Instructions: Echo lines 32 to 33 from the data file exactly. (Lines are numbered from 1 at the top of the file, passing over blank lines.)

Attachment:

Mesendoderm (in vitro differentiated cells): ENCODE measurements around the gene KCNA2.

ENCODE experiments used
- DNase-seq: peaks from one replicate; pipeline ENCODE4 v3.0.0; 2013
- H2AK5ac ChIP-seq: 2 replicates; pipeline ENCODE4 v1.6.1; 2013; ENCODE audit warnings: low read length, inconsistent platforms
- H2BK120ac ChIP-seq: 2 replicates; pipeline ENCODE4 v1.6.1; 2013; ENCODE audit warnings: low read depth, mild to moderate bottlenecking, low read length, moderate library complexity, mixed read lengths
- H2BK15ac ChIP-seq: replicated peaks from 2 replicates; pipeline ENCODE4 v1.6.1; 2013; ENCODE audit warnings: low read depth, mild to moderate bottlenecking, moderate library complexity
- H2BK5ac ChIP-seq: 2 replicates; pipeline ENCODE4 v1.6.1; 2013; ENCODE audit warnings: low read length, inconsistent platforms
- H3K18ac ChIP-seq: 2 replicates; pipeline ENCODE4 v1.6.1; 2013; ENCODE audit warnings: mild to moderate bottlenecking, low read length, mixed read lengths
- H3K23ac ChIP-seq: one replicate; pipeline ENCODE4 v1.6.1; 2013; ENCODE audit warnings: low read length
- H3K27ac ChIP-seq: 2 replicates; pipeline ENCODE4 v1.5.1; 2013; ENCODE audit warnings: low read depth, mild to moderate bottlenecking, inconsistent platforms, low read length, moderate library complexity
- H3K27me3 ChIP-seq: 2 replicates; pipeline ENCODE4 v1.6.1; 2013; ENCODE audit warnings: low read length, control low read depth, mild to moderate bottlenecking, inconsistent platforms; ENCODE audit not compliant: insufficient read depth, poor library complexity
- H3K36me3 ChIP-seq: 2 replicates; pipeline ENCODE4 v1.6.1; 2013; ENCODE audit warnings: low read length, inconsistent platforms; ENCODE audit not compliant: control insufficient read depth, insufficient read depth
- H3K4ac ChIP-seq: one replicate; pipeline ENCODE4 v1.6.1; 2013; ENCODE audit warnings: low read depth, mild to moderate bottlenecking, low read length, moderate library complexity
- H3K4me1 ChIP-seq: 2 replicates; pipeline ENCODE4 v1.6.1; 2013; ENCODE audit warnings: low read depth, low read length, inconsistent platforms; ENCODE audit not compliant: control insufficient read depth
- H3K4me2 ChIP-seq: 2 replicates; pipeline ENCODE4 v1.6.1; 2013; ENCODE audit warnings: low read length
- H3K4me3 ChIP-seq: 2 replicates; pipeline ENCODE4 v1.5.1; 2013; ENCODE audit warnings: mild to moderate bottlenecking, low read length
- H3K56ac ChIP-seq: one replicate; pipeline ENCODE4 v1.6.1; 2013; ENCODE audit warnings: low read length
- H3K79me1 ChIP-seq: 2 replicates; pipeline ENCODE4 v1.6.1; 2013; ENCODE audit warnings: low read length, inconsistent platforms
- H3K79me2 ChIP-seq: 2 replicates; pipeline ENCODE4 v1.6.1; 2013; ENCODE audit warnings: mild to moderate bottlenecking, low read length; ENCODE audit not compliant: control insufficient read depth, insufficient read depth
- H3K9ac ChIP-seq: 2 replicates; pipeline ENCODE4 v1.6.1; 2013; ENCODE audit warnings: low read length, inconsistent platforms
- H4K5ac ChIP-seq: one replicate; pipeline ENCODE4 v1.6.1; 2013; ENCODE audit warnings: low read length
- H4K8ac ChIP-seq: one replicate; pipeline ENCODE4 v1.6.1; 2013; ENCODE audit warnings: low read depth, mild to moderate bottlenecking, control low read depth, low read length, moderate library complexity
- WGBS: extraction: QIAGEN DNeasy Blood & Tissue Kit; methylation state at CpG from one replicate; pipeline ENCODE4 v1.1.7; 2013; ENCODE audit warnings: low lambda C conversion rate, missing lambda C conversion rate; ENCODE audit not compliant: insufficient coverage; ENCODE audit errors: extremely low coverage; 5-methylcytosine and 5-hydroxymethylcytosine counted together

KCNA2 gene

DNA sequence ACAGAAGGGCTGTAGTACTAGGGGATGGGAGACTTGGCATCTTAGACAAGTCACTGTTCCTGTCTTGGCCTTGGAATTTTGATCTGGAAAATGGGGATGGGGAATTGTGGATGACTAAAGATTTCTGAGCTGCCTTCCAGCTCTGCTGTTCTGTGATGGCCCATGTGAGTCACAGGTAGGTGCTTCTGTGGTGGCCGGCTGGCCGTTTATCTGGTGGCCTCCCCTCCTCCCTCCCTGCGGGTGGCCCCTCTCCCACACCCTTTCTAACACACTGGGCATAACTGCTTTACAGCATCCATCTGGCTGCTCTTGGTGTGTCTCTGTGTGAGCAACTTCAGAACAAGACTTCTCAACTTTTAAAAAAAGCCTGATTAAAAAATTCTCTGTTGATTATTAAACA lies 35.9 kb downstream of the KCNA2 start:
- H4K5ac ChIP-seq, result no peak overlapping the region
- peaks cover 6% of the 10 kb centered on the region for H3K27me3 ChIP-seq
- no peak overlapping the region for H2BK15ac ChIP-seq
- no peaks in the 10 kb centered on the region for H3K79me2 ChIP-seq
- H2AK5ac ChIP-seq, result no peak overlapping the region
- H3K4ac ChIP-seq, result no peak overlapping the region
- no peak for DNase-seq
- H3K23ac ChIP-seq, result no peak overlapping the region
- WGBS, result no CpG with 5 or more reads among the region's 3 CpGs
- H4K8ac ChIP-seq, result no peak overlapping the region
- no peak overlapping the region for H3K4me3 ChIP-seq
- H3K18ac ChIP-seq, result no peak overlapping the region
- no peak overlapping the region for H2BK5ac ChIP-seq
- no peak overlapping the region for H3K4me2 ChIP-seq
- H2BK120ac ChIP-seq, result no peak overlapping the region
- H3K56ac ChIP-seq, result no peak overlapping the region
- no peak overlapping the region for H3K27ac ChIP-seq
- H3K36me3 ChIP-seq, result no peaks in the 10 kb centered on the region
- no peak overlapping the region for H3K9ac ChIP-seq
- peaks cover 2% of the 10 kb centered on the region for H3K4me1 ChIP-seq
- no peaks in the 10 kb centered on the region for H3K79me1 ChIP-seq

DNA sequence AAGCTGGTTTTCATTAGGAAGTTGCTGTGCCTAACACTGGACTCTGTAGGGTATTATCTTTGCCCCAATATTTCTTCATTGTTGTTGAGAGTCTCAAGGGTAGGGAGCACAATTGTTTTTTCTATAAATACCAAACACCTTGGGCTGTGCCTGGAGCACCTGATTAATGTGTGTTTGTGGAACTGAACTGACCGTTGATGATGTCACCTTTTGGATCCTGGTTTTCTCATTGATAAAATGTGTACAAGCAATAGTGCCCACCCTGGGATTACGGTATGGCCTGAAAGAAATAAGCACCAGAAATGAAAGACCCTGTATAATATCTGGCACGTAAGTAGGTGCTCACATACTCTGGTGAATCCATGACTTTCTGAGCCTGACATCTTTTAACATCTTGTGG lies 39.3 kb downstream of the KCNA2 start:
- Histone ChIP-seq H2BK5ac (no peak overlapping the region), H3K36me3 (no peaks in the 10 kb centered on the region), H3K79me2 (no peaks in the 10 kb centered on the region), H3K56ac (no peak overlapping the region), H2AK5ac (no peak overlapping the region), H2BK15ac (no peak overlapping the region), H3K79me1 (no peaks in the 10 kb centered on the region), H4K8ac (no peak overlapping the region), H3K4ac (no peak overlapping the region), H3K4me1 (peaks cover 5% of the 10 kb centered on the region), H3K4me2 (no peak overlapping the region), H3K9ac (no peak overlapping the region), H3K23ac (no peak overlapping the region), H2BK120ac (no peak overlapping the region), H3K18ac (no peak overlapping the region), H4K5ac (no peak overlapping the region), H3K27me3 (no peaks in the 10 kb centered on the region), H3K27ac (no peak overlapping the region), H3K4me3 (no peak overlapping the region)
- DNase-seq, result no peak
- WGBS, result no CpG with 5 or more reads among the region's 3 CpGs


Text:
- no peak for DNase-seq
- H3K23ac ChIP-seq, result no peak overlapping the region